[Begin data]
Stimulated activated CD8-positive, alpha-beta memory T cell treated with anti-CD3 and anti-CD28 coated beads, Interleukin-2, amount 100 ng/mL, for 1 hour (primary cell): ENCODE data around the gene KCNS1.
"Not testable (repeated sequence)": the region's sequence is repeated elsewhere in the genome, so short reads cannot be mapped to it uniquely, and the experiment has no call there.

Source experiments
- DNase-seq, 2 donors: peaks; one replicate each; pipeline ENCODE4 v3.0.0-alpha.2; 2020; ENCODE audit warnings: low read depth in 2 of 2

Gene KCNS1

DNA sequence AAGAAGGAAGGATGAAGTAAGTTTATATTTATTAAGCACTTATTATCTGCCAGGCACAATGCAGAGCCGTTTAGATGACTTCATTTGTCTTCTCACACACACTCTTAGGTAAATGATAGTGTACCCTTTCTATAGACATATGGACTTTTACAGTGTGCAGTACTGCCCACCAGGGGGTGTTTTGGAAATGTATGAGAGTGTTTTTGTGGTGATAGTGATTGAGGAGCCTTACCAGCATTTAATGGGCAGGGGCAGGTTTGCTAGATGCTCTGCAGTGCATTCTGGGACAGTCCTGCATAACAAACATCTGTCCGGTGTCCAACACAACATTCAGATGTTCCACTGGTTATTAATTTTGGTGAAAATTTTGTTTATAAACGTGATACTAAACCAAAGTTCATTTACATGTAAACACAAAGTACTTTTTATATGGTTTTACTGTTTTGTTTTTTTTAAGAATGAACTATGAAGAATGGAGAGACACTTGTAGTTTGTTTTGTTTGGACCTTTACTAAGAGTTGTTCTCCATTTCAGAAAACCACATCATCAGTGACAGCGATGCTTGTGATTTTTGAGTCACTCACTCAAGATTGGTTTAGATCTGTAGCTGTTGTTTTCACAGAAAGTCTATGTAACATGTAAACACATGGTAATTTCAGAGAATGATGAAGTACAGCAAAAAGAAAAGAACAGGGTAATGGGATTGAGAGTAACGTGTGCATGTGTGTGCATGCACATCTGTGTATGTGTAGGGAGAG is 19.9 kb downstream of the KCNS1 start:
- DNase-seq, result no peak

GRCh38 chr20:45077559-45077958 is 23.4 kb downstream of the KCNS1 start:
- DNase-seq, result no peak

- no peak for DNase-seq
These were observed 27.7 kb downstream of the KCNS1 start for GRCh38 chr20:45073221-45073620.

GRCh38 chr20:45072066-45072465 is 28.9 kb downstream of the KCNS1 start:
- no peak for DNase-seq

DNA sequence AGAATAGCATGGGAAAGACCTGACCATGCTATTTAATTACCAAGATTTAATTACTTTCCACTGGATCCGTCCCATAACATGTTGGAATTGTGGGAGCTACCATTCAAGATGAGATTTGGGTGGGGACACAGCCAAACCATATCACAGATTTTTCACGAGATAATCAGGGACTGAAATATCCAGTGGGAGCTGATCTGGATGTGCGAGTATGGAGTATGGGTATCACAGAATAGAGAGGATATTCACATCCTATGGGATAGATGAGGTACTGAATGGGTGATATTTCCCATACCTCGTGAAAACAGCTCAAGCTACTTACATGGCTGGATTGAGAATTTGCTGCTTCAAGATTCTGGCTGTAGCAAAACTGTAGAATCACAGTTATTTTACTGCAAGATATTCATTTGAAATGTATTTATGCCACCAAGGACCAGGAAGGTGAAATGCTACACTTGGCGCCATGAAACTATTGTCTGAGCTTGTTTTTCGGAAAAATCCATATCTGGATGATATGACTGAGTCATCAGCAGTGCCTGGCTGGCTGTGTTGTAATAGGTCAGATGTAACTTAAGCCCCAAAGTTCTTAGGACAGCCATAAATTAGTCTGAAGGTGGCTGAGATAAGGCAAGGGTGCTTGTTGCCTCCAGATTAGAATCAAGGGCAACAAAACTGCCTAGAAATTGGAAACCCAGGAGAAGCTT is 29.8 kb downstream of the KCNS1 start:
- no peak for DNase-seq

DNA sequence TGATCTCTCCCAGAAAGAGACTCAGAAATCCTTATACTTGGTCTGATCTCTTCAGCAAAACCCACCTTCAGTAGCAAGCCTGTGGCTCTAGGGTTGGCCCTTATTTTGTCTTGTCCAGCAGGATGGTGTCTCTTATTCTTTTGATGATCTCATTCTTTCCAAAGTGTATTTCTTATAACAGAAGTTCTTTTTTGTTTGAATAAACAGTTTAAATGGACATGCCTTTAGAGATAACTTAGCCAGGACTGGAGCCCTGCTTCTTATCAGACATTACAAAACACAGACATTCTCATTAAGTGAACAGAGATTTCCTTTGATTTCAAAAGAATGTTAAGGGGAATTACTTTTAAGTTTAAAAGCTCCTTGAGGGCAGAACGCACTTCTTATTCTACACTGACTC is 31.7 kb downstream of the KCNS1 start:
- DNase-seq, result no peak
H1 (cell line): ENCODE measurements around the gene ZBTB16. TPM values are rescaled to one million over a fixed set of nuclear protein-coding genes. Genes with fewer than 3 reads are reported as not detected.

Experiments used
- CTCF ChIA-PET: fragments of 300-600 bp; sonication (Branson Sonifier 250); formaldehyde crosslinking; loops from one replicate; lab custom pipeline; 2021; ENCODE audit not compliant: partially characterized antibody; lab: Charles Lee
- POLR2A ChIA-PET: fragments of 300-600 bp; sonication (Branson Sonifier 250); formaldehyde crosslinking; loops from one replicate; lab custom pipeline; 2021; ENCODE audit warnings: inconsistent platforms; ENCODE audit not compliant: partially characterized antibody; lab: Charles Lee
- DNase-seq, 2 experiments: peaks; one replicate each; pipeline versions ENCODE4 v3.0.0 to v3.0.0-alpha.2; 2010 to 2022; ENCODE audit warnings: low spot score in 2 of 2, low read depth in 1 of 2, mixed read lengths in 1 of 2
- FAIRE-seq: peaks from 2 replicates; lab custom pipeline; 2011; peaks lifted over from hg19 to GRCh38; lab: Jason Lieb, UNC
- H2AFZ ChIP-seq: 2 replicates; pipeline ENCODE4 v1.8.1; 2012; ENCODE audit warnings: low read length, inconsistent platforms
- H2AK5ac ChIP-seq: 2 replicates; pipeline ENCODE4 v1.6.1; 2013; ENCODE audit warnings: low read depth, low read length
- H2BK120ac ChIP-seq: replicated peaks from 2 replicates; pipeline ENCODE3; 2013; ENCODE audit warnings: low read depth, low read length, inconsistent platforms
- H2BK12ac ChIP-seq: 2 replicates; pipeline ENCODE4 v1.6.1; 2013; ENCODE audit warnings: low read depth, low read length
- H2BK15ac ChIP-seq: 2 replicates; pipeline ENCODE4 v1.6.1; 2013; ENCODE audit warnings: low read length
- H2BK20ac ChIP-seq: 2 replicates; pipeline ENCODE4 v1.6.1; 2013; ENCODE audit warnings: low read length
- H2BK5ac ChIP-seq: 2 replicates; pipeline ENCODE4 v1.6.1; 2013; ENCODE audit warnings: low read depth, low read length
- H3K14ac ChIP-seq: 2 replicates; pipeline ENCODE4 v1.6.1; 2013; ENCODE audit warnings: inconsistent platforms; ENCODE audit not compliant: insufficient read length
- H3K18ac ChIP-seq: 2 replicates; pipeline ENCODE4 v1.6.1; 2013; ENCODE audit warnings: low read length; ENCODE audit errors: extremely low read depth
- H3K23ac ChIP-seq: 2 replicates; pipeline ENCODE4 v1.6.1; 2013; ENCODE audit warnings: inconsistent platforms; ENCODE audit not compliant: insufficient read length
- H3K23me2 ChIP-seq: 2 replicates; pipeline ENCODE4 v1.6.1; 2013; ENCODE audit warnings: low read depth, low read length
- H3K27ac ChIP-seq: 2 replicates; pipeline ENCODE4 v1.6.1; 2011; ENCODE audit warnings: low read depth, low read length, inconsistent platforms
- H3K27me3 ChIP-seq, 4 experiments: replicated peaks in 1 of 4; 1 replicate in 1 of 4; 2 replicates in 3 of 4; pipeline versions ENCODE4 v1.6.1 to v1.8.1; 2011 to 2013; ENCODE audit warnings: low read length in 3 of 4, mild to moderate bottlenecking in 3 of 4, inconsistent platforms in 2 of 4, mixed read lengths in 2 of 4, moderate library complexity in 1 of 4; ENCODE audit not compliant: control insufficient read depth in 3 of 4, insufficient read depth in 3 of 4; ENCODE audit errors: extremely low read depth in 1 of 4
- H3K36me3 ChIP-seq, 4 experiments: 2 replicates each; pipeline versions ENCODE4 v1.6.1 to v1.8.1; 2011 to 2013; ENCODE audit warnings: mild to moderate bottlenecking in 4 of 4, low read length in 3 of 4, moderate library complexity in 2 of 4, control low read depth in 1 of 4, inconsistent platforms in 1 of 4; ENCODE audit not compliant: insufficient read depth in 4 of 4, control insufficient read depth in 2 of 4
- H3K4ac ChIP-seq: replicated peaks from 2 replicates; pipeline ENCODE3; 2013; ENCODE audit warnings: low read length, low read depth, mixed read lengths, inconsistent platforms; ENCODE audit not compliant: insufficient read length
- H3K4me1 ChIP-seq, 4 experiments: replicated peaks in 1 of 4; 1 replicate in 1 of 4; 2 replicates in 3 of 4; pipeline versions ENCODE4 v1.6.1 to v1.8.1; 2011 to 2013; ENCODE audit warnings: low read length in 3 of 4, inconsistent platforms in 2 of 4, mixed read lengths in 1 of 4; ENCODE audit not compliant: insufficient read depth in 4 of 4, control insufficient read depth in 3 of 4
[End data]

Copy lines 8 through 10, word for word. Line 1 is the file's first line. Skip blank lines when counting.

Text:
GRCh38 chr20:45077559-45077958 is 23.4 kb downstream of the KCNS1 start:
- DNase-seq, result no peak

- no peak for DNase-seq